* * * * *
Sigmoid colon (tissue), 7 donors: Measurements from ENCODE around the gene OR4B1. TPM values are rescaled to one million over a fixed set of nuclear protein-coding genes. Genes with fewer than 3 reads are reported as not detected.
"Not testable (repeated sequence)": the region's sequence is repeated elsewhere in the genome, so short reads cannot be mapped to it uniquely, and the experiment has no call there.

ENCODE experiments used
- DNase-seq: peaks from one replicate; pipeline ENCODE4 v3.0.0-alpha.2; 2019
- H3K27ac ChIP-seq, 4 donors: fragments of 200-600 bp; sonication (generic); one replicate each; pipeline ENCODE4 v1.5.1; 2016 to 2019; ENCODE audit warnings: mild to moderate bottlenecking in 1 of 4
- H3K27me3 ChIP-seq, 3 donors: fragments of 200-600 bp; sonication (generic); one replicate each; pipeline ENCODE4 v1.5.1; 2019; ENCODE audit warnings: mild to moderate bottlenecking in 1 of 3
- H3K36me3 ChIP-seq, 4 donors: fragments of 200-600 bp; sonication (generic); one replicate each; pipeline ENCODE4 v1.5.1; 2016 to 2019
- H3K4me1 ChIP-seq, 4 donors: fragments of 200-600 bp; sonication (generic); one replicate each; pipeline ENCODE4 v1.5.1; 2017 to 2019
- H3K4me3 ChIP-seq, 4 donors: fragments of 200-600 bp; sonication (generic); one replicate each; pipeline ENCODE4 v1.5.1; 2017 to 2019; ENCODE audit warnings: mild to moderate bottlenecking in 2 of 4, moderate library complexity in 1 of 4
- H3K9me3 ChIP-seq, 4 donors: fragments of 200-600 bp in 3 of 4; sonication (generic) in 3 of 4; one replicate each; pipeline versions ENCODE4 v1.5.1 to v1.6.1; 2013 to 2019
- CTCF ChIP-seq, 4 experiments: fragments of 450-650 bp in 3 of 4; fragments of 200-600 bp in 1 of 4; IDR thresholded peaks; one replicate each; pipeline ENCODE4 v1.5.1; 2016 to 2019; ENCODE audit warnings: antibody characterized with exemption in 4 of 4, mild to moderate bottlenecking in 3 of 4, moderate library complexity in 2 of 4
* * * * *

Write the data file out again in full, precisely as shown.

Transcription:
Sigmoid colon (tissue), 7 donors: Measurements from ENCODE around the gene OR4B1. TPM values are rescaled to one million over a fixed set of nuclear protein-coding genes. Genes with fewer than 3 reads are reported as not detected.
"Not testable (repeated sequence)": the region's sequence is repeated elsewhere in the genome, so short reads cannot be mapped to it uniquely, and the experiment has no call there.

ENCODE experiments used
- DNase-seq: peaks from one replicate; pipeline ENCODE4 v3.0.0-alpha.2; 2019
- H3K27ac ChIP-seq, 4 donors: fragments of 200-600 bp; sonication (generic); one replicate each; pipeline ENCODE4 v1.5.1; 2016 to 2019; ENCODE audit warnings: mild to moderate bottlenecking in 1 of 4
- H3K27me3 ChIP-seq, 3 donors: fragments of 200-600 bp; sonication (generic); one replicate each; pipeline ENCODE4 v1.5.1; 2019; ENCODE audit warnings: mild to moderate bottlenecking in 1 of 3
- H3K36me3 ChIP-seq, 4 donors: fragments of 200-600 bp; sonication (generic); one replicate each; pipeline ENCODE4 v1.5.1; 2016 to 2019
- H3K4me1 ChIP-seq, 4 donors: fragments of 200-600 bp; sonication (generic); one replicate each; pipeline ENCODE4 v1.5.1; 2017 to 2019
- H3K4me3 ChIP-seq, 4 donors: fragments of 200-600 bp; sonication (generic); one replicate each; pipeline ENCODE4 v1.5.1; 2017 to 2019; ENCODE audit warnings: mild to moderate bottlenecking in 2 of 4, moderate library complexity in 1 of 4
- H3K9me3 ChIP-seq, 4 donors: fragments of 200-600 bp in 3 of 4; sonication (generic) in 3 of 4; one replicate each; pipeline versions ENCODE4 v1.5.1 to v1.6.1; 2013 to 2019
- CTCF ChIP-seq, 4 experiments: fragments of 450-650 bp in 3 of 4; fragments of 200-600 bp in 1 of 4; IDR thresholded peaks; one replicate each; pipeline ENCODE4 v1.5.1; 2016 to 2019; ENCODE audit warnings: antibody characterized with exemption in 4 of 4, mild to moderate bottlenecking in 3 of 4, moderate library complexity in 2 of 4